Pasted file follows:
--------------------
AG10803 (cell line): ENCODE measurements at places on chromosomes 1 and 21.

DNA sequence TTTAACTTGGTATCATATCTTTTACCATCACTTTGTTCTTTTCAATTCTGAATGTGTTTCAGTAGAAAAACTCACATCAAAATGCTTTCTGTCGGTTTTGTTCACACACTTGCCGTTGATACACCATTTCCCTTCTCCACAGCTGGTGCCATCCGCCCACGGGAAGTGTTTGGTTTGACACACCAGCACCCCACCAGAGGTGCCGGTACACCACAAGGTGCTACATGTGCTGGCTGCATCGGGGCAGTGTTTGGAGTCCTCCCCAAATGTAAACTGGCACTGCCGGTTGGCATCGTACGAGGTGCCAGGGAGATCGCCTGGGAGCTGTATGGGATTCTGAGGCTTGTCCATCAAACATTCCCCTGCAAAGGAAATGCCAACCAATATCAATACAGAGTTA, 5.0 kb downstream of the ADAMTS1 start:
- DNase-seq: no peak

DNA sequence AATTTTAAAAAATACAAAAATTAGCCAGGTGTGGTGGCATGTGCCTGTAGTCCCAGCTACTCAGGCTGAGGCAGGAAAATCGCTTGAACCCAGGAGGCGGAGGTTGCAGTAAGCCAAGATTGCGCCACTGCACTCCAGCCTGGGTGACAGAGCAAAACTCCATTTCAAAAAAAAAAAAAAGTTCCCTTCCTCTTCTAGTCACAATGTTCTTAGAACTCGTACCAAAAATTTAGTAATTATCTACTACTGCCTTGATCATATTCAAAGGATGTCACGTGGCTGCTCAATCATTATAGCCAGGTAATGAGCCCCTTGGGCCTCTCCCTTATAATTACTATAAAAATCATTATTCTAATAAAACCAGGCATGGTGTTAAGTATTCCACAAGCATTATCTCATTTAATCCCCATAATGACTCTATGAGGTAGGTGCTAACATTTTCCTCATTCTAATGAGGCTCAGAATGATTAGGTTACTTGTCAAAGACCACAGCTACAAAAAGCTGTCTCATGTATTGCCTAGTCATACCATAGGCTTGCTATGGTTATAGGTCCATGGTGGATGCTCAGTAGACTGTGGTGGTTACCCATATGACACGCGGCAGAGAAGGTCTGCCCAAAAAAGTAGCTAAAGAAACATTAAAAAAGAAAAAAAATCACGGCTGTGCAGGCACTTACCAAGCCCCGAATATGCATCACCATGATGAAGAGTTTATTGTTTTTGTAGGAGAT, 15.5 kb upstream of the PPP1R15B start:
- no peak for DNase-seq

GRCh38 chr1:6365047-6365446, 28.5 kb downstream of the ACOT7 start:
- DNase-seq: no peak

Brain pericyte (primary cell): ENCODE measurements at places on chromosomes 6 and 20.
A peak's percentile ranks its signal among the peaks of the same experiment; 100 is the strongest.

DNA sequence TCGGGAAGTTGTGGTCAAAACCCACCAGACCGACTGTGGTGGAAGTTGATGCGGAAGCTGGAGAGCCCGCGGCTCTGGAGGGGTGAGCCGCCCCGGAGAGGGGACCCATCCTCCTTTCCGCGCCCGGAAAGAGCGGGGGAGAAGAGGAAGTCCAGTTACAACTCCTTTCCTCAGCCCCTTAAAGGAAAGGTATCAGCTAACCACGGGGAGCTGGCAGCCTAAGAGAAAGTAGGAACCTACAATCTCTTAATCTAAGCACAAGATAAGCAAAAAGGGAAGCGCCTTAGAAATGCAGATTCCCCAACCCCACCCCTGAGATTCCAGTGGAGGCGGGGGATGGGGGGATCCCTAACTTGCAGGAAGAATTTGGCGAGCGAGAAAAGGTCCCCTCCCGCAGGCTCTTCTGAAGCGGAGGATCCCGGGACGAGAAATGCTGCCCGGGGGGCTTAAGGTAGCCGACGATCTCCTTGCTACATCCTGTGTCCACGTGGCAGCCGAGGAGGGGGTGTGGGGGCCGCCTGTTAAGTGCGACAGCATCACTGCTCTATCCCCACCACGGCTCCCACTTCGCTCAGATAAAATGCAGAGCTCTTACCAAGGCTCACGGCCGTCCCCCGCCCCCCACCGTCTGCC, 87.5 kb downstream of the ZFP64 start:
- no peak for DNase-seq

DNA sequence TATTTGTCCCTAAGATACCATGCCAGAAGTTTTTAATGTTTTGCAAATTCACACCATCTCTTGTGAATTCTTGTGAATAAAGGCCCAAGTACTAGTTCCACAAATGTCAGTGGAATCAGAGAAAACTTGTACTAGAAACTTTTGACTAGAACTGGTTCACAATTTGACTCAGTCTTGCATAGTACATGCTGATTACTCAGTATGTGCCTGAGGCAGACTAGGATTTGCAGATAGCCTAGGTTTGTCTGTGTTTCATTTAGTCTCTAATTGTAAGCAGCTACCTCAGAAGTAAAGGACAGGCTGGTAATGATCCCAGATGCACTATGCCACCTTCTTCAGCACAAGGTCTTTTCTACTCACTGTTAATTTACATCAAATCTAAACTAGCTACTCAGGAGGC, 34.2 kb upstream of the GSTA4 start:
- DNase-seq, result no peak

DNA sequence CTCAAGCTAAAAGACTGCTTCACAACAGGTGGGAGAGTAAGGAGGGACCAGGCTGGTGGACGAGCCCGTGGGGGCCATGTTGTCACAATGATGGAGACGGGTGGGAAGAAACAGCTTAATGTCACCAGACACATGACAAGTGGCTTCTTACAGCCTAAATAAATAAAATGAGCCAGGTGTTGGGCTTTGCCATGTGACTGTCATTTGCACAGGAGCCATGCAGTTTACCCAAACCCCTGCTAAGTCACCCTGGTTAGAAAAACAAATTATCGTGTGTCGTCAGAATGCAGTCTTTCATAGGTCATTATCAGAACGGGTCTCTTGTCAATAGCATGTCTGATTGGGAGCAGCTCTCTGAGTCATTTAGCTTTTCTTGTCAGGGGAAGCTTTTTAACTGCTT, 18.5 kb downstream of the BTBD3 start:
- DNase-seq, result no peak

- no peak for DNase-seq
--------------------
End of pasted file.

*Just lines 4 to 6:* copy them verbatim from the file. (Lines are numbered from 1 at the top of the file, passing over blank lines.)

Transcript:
DNA sequence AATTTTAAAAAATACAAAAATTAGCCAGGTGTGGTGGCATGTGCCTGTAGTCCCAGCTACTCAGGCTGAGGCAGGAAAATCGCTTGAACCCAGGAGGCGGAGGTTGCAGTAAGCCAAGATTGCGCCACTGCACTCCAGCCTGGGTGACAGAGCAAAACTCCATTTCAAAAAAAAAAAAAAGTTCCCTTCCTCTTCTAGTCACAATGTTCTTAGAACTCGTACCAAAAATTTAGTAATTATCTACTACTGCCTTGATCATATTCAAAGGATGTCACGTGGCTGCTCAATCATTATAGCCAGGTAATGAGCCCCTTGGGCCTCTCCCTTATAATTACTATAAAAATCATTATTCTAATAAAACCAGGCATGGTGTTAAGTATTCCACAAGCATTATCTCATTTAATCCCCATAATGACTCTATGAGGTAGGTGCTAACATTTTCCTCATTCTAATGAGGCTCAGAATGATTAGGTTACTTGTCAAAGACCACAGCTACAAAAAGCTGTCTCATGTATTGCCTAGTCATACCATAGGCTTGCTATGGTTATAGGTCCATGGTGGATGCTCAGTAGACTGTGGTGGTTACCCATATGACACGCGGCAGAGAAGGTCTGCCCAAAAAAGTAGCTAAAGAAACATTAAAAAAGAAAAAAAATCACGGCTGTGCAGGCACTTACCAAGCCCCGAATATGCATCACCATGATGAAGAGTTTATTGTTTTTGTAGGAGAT, 15.5 kb upstream of the PPP1R15B start:
- no peak for DNase-seq

GRCh38 chr1:6365047-6365446, 28.5 kb downstream of the ACOT7 start: